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Dr. Roz jumps up to help

Provided by: Sun Media
Written by: NICHOLAS DAVIS
Jul. 30, 2007

Caribana mas camp organizer rebuilt woman's shelter

Every evening after work, Dr. Roz Roach heads down to her mas camp on Coronation Dr. in Scarborough to prepare for this weekend's Caribana parade.

It's something Roach has been doing for the past few months. And tonight's no different.

"We have lots to do before Saturday's parade," Roach says as she leaves her Bazodee Connection Mas Camp to take some young people home. "We have costumes to finish making and we're rehearsing for the King and Queen competition."

It's after 10 p.m. when Roach and her husband Cecil drop off the youths. It will be after 11 p.m. by the time they reach their home in Markham. That will give Roach a few hours sleep before she has to get up and go to her full-time job.

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Roach is executive director of Dr. Roz's Healing Place. Formerly known as the Emily Stowe Shelter for Women, it was renamed in Roach's honour after she raised $4 million to rebuild the facility.

"In 1998, I went into the Emily Stowe Shelter as a consultant," says Roach. "Up to that point I had worked in almost every shelter in Ontario as a change agent. But what I saw at Emily Stowe that day -- the pain and ugliness -- gave me flashbacks to when I was younger and had visited a Native hospital on a reserve in Quebec. The conditions in that hospital were worse than some of the hospitals I'd seen in third world countries.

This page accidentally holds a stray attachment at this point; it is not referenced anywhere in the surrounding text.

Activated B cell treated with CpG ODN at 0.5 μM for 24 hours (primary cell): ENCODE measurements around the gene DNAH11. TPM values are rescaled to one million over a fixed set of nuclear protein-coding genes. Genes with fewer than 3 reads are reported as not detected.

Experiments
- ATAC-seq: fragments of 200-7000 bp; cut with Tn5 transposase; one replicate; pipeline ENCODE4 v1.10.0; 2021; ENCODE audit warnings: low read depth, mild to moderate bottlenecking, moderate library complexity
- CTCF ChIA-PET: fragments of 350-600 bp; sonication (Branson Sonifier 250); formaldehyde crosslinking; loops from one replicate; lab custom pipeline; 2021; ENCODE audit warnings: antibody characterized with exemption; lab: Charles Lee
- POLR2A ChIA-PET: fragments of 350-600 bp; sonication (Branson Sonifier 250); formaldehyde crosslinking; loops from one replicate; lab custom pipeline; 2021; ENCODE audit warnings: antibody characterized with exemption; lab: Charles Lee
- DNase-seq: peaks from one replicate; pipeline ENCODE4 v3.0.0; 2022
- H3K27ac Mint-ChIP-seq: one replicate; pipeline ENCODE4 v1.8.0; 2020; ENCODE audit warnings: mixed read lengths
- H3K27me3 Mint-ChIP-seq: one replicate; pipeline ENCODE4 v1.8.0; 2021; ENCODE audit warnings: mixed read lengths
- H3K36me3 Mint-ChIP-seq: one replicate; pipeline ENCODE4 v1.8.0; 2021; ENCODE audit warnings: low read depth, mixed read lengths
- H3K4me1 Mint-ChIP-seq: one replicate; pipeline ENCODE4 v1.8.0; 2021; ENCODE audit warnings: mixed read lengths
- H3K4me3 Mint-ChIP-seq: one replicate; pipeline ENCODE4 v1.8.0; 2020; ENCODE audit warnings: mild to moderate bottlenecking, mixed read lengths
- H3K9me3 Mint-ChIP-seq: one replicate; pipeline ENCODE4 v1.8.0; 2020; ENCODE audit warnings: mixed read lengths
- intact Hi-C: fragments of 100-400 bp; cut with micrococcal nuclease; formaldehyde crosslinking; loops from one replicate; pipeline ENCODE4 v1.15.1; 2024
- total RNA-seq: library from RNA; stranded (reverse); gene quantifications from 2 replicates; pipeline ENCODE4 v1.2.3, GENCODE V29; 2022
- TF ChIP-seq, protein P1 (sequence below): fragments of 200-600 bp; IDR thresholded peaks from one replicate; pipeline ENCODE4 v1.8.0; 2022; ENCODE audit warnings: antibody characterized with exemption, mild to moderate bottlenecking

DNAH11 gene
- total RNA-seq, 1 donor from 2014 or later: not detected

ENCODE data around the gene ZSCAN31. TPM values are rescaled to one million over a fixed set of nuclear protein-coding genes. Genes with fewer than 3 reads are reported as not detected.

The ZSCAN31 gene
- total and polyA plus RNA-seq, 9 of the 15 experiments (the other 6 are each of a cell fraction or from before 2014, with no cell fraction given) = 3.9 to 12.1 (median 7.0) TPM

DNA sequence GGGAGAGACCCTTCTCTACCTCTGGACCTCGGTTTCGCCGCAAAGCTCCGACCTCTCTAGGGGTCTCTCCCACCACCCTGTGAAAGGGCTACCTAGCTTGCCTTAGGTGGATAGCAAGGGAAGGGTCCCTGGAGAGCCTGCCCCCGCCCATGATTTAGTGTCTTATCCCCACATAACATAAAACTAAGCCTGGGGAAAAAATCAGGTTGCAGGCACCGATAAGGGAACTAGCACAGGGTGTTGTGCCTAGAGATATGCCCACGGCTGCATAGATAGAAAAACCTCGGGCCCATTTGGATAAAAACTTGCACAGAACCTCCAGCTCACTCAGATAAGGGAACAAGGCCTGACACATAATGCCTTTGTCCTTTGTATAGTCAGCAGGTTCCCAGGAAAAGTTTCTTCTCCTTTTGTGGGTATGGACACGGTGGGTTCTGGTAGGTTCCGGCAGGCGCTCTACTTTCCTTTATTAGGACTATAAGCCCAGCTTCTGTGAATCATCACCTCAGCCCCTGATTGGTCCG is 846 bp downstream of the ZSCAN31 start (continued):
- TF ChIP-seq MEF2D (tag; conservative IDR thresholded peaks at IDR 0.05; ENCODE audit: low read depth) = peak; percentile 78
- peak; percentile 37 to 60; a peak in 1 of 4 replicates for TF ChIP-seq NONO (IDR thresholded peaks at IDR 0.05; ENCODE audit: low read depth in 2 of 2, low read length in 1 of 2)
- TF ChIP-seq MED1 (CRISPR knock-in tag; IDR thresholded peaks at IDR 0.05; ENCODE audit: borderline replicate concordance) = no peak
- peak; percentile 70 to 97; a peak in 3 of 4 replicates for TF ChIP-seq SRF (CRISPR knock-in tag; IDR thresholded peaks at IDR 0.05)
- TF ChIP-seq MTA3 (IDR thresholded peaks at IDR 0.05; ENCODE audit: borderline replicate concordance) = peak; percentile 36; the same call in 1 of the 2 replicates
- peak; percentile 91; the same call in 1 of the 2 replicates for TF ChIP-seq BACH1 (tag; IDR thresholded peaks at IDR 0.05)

"That's what flashed into my mind when I saw the Emily Stowe Shelter.

People who were abused and looking for shelter couldn't come into this dilapidated building and feel safe. I also didn't believe anyone could heal in that environment. So I drove away from there that day determined to make a change."

When she got home Roach called her friend and "soul mate" Mary Lou McPhedran and told her she wanted to rebuild the Emily Stowe Centre.

"She said, 'Oh Roz, that's a huge project but if anyone could do it you can,'" remembers Roach. "And I went about trying to make it happen."

"It was a seven-year project. I sang calypso, sold cakes, did walkathons and bike-a-thons. Basically, I did whatever I could to raise money."

Roach ended up raising a million dollars and then she successfully negotiated with the different levels of governments to match the funds so the shelter could be rebuilt.

Dr. Roz's Healing Place opened its doors on Dec. 13, 2004. It provides emergency housing, support services and referrals to women who've been assaulted and their children.

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"Our goal is to empower women, not just give them a place to hide from their abuser," Roach says. "We want to help them find jobs, get them in courses and help them maintain some normalcy in their lives and the lives of their children."

The shelter has funding for 33 people, but can house 44 and it's always operating at capacity. Roach raises some of the money to house the extra 11 people through her Bazodee Connection Mas Camp.

"We sell the costumes to people who want to play mas with us at Caribana," says Roach. Caribana has been good for Dr. Roz's Healing Place. Last year its float, with the help of Coldwell Bankers, raised enough money to hire a youth co-ordinator for the centre. It's that kind of generosity that pushes Roach through the hard work and sleepless nights.

"Our efforts at Caribana are for a worthwhile cause, so I'm definitely not complaining," she says.

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GET INVOLVED

- To get involved with Dr. Roach's mas camp for this year's Caribana, call 416-895-0286 or visit Bazodeeconnection.com.

- For more on Dr. Roz's Healing Place, visit drrozshealingplace.com.

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